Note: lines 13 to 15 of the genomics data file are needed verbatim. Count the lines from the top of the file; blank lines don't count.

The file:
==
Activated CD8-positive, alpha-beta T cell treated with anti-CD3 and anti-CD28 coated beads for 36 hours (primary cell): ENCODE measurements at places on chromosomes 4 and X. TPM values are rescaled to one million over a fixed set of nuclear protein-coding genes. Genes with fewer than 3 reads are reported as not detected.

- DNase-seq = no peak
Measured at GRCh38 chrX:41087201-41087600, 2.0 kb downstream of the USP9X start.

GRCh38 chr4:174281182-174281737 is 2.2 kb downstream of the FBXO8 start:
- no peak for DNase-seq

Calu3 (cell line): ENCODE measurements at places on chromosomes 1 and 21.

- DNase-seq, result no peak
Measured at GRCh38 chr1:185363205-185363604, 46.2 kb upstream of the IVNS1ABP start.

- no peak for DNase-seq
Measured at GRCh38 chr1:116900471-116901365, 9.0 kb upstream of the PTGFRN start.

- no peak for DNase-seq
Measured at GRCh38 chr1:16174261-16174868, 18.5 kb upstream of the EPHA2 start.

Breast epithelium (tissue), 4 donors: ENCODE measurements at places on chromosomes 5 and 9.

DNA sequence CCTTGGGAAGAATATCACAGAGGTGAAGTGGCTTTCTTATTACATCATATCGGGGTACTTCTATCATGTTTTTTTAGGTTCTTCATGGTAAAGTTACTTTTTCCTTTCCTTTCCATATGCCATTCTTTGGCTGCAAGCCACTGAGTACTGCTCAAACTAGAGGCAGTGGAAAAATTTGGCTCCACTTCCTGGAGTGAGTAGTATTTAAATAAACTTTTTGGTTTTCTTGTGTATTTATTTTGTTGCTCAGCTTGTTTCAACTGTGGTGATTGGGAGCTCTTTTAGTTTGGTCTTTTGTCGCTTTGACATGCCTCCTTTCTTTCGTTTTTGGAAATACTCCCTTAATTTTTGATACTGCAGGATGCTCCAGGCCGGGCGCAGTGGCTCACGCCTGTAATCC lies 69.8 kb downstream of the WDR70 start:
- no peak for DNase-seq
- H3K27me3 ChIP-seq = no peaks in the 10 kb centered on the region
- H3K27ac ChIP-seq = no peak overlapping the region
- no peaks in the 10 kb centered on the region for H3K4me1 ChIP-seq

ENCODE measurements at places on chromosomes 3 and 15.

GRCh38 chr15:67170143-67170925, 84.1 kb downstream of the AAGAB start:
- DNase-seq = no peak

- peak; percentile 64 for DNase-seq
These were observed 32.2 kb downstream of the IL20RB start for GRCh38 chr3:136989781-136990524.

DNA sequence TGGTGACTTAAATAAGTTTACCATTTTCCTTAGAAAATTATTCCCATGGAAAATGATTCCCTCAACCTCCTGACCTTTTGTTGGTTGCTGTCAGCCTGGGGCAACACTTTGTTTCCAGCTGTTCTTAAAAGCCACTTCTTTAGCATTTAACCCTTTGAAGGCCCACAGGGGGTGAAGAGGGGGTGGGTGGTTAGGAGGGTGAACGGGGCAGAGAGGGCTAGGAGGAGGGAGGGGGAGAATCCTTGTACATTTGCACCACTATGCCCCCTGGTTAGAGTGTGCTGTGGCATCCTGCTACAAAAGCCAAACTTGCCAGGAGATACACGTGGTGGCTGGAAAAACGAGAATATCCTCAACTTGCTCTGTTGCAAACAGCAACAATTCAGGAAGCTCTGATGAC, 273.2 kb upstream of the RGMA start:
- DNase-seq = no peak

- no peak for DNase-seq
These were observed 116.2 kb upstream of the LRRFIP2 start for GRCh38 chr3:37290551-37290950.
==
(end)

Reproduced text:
Breast epithelium (tissue), 4 donors: ENCODE measurements at places on chromosomes 5 and 9.

DNA sequence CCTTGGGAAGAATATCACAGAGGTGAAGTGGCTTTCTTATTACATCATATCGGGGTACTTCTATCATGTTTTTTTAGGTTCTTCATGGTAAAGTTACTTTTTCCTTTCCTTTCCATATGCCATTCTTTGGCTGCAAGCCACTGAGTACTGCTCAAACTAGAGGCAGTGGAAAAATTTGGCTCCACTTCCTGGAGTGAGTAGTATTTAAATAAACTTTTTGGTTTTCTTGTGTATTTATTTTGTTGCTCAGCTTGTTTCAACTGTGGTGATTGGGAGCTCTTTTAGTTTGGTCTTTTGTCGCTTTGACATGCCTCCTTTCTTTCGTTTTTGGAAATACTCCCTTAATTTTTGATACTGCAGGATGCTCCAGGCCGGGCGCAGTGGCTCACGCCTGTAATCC lies 69.8 kb downstream of the WDR70 start:
- no peak for DNase-seq